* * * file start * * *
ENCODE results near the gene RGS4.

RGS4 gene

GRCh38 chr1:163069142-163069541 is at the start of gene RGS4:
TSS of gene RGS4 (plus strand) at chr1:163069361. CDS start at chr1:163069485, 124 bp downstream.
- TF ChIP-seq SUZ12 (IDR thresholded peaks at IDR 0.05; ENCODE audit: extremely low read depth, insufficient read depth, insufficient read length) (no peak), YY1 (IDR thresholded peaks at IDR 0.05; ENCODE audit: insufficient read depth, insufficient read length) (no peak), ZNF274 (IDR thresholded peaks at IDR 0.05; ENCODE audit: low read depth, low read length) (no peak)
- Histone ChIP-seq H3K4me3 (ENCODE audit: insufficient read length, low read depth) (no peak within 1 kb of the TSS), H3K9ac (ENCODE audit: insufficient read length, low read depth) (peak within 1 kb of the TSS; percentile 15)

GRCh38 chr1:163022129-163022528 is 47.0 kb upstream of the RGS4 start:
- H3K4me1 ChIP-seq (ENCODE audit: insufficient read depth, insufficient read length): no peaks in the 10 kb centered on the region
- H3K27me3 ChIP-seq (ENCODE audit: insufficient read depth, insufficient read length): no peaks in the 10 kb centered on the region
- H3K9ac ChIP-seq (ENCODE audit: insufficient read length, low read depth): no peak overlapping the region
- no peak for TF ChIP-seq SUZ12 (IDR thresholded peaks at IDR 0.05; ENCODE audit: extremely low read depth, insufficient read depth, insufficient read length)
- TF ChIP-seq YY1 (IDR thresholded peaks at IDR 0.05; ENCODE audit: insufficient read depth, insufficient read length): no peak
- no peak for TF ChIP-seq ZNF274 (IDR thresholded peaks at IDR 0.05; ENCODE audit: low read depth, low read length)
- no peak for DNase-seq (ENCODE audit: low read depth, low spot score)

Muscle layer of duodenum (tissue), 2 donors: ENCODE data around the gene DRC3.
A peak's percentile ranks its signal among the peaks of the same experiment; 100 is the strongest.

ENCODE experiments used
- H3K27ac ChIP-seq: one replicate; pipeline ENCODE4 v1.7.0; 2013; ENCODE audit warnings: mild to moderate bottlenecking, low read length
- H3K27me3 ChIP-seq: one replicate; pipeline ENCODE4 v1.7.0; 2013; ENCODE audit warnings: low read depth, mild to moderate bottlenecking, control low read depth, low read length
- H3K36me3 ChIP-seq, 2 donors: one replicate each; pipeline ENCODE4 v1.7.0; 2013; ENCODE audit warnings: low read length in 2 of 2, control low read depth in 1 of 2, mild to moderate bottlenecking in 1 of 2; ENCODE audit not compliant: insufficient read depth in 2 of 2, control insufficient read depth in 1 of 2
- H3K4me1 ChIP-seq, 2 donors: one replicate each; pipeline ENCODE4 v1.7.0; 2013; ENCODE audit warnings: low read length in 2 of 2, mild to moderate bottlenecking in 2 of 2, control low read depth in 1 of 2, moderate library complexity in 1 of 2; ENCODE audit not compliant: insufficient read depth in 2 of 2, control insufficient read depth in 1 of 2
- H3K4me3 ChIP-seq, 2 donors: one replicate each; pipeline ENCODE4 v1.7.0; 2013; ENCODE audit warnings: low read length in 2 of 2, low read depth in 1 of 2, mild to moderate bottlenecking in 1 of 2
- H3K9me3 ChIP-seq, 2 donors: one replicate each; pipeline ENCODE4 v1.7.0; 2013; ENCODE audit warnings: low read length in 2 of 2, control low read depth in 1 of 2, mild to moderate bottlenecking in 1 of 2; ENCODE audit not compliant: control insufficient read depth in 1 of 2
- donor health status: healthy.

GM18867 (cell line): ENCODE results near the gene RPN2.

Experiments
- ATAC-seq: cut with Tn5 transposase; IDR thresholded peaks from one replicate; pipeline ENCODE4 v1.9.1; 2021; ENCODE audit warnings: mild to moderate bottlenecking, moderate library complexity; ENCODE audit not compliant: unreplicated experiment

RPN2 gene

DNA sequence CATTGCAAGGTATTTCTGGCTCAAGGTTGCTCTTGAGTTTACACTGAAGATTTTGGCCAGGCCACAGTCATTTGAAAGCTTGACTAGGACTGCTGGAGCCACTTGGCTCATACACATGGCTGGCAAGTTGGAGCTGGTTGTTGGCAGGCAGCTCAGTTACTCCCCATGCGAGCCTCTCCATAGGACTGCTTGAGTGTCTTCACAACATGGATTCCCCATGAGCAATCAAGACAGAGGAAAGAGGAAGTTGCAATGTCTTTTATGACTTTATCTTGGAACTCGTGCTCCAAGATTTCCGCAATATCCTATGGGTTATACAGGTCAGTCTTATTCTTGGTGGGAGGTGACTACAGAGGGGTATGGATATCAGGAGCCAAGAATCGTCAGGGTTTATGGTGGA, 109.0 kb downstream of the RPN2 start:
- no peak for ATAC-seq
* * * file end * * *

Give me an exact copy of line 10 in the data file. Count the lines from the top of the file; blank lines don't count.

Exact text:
- H3K9ac ChIP-seq (ENCODE audit: insufficient read length, low read depth): no peak overlapping the region